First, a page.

It has been discovered that bottlenose dolphins in the Florida Coastal Everglades have higher concentrations of mercury than any other populations in the world. Florida International University (FIU) scientists examined dolphins from the lower Florida Keys, Everglades National Park and Florida Bay and found the highest levels of mercury concentration ever recorded was from the Everglades. Potential sources of mercury are both natural and from man-made sources but mangroves are thought to be the primary source of the mercury in this case as when leaves are dropped into brackish swamp waters, the mercury from the mangroves interacts with bacteria and is converted to highly toxic methylmercury.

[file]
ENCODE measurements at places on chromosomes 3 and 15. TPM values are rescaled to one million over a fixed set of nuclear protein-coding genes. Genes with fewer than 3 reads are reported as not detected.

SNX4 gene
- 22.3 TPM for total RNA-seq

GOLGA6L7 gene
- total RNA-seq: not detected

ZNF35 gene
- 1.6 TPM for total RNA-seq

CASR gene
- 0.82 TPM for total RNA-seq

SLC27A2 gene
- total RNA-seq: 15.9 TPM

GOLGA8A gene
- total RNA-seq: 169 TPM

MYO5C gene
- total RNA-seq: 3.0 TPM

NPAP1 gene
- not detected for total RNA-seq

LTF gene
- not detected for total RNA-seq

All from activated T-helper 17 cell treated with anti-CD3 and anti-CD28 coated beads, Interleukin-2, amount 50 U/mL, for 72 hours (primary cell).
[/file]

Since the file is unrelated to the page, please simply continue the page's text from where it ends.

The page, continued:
FIU marine scientist Jeremy Kiszka, who co-authored the study (published in Environmental Pollution) said that although results obtained on bottlenose dolphins from the Everglades were surprising, it’s now vital to assess the effect of mercury on the health of this particular population. The findings raise concerns about potential impacts on their health as mercury can disrupt the immune system and reproduction of dolphins, making the animals more vulnerable to infection and disease.